LEWISTOWN - With senior prom only hours away, Michea Wolfley and his date, Paige Laughlin, are tied up with final preparations. Literally.
When he walks into Mifflin County High School this evening, Wolfley will be sporting a custom tuxedo made of recycled neck ties. Laughlin, he said, will have a matching clutch and hair piece.
Wolfley said the idea for their unique attire came last year in probability and statistics class. His teacher, Steven DeArment, had a tie collection he was selling. Wolfley asked DeArment whether he could have them.
Sentinel photo by BUFFIE?BOYER
Michea Wolfley, left, and his prom date Paige Laughlin will go to Mifflin County High School’s prom tonight wearing a unique style. Wolfley’s tuxedo is made entirely of neckties. Laughlin will have a clutch and other accessories also made of ties.
"He's like, 'You're going to prom next year ... why don't you just make your tux out of that?'" Wolfley recalled.
So he did.
Wolfley and his family began collecting additional neck ties from family, friends and their workplaces. His grandmother, Kim McKnight, said he ended up with more than 450 ties to choose from.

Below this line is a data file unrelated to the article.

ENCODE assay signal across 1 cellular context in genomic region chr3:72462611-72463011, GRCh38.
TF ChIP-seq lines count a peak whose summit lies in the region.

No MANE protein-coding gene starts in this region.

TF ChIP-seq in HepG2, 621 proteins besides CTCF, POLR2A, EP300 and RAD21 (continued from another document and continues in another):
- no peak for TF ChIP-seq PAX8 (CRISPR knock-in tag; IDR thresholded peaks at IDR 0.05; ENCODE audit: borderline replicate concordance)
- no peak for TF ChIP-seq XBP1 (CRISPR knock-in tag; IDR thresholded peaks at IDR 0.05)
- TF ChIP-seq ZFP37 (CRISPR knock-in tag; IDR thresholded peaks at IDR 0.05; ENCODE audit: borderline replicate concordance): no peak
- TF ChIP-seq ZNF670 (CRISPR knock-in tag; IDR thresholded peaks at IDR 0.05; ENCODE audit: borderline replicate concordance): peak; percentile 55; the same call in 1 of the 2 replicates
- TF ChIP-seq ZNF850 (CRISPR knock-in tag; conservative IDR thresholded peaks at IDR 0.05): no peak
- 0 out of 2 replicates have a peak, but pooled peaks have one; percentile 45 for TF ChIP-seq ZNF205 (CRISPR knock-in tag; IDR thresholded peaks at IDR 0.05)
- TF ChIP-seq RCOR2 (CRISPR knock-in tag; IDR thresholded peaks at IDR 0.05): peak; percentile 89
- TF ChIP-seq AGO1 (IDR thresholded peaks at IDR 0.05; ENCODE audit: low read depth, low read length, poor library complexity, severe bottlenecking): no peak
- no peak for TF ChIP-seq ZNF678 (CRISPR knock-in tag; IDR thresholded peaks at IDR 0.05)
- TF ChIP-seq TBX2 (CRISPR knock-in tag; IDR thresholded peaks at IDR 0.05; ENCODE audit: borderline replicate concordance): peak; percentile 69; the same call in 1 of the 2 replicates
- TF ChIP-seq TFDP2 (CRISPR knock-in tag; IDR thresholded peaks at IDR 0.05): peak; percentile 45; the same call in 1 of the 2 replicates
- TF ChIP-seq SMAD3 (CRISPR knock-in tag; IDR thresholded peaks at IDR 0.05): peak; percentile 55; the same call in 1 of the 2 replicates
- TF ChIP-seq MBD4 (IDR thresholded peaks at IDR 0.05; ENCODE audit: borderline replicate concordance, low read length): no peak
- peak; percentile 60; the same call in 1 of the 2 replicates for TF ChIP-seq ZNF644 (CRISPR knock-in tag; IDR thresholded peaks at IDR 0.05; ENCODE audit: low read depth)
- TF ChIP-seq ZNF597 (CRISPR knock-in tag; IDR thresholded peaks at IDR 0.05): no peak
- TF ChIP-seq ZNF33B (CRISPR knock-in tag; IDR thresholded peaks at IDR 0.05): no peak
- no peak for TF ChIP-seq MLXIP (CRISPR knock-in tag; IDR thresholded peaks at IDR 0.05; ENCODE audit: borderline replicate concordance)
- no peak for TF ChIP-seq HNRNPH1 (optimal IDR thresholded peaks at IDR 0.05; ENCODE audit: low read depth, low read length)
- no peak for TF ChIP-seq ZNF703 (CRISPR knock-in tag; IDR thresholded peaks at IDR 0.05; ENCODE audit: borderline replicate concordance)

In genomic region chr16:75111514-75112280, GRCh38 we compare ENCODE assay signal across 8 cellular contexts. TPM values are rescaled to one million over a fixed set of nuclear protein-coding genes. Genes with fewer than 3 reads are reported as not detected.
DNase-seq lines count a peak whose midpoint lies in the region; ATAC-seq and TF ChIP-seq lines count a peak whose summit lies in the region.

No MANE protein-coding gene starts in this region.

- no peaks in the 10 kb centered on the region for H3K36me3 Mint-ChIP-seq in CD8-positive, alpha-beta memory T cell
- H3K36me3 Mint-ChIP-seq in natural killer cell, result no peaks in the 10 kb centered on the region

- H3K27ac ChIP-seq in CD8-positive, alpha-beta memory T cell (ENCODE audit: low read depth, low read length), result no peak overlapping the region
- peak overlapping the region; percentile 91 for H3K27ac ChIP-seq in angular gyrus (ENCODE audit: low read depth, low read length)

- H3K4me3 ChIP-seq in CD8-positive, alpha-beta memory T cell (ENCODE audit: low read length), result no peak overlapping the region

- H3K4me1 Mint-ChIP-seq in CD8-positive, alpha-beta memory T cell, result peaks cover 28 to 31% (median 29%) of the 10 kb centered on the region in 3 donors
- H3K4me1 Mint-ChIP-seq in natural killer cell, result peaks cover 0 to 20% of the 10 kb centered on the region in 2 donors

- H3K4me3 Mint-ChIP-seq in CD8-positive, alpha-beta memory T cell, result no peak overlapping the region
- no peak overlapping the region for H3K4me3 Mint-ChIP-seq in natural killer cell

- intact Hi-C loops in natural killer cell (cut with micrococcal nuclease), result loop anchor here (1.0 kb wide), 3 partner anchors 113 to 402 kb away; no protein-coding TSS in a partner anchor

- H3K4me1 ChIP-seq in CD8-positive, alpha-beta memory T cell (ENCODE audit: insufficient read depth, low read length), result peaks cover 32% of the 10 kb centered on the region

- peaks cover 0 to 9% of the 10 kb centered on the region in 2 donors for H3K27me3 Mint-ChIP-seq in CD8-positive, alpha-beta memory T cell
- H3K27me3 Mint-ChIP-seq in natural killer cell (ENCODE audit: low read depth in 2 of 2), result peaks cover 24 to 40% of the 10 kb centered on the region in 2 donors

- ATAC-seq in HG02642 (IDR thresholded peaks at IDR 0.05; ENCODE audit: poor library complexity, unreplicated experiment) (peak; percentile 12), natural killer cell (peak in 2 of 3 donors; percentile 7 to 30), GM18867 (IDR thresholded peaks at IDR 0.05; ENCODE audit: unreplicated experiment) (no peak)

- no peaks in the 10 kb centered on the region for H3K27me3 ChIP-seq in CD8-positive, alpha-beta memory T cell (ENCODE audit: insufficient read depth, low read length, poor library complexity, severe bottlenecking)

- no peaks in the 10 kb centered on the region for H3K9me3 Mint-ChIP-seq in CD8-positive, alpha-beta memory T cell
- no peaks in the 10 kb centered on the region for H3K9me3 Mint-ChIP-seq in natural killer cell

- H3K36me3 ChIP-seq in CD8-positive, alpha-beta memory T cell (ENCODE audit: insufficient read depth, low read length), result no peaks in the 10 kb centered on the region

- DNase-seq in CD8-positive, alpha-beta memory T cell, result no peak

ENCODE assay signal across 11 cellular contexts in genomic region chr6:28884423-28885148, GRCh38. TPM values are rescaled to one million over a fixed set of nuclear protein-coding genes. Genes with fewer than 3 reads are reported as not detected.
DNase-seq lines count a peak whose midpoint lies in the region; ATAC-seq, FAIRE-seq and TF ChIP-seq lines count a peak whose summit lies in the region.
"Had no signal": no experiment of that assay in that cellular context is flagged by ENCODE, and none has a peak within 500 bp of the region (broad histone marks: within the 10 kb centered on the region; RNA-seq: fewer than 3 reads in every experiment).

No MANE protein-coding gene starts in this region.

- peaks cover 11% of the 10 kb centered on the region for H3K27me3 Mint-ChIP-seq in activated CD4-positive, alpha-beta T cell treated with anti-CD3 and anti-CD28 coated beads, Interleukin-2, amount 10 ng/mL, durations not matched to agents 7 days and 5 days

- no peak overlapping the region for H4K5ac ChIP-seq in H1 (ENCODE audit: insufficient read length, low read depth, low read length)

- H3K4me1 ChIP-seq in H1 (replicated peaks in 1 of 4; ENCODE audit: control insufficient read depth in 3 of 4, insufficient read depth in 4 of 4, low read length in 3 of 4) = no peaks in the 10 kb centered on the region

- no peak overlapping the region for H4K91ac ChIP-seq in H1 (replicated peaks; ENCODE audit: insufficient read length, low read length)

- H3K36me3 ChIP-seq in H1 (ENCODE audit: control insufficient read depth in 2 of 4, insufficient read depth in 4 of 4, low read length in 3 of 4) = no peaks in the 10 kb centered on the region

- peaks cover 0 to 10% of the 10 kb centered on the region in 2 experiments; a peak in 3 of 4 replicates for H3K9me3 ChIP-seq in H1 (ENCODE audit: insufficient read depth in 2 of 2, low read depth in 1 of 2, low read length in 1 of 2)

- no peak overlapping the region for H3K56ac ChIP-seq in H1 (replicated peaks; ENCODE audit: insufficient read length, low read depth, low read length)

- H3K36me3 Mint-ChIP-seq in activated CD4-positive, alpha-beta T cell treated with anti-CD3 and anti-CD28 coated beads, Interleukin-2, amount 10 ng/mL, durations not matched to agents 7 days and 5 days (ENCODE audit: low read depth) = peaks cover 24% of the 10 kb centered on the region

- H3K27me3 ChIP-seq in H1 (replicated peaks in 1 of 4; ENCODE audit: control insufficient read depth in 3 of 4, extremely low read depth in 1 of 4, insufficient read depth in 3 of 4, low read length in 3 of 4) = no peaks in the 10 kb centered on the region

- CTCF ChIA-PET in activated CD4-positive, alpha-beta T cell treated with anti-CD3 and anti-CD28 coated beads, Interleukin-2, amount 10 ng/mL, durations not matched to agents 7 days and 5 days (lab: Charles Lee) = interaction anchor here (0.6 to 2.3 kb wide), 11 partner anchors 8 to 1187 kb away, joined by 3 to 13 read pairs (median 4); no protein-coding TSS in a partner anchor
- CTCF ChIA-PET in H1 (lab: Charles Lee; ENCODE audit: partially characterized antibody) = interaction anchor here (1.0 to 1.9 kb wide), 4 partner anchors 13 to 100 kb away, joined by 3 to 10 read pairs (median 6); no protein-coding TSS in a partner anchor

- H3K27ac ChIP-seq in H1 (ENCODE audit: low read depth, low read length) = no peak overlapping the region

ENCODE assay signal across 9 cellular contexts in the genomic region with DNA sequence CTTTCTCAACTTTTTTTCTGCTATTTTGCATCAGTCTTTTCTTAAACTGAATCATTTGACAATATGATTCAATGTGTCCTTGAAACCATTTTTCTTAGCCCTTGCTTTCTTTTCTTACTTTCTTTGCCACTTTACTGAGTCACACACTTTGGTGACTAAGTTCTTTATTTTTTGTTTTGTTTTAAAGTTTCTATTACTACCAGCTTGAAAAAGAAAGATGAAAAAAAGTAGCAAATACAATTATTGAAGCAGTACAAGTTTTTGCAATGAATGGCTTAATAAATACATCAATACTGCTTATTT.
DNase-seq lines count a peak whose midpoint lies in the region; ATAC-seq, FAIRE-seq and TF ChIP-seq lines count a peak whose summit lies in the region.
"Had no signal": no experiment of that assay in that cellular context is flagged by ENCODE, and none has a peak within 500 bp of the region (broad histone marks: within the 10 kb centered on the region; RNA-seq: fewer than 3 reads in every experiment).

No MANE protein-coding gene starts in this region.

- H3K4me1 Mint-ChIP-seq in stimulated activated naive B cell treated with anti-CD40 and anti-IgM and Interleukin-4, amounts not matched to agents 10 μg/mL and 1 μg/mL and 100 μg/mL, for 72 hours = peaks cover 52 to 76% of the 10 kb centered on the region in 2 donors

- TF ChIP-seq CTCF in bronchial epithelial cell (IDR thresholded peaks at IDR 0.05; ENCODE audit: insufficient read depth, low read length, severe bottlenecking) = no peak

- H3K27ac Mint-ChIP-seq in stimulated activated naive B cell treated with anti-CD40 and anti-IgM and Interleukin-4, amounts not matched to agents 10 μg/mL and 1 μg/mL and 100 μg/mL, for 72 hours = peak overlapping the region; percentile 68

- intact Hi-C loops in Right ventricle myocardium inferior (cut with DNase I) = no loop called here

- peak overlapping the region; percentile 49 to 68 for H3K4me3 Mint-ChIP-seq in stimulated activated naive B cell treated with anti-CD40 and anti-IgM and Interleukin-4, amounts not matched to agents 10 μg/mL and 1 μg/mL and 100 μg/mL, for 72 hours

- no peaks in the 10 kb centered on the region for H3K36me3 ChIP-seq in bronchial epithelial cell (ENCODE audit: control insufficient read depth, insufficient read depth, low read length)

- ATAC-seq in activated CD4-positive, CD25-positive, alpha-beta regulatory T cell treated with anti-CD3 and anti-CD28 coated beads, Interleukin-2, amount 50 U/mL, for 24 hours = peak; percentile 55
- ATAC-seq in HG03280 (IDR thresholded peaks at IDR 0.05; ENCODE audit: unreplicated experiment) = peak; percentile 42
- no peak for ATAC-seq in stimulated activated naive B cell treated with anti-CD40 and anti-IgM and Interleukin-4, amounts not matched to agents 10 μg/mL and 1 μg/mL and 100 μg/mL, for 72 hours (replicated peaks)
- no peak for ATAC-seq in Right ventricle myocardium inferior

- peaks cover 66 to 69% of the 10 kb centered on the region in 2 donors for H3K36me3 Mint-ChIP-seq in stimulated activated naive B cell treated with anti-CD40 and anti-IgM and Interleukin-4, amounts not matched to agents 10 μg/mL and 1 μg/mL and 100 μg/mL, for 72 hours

After selecting ties to be incorporated into the outfit, they had to be unstitched, opened and hand-pressed before they could be sewn together. Wolfley said his great grandmother and two great aunts have been doing a bulk of the sewing, which includes a jacket made entirely of neck ties and pants with a tie stripe down the side.
"Many people keep asking how it is going and saying they are anxious to see how it turns out," McKnight said.
Wolfley's tux is a flamboyant combination, featuring shades of every color and pattern - from paisley and stripes to tiny fish. His relatives, Fae McKnight, Barb McKnight and Nicole Shawver, used 50 or more ties and recycled buttons and materials to make the suit.
To complete the look, Wolfley invited a friend who shares the same unique taste to accompany him to the prom.
"It's our senior prom, so we might as well do something cool," Laughlin said.
Wolfley nodded in agreement saying, "you only have one senior year."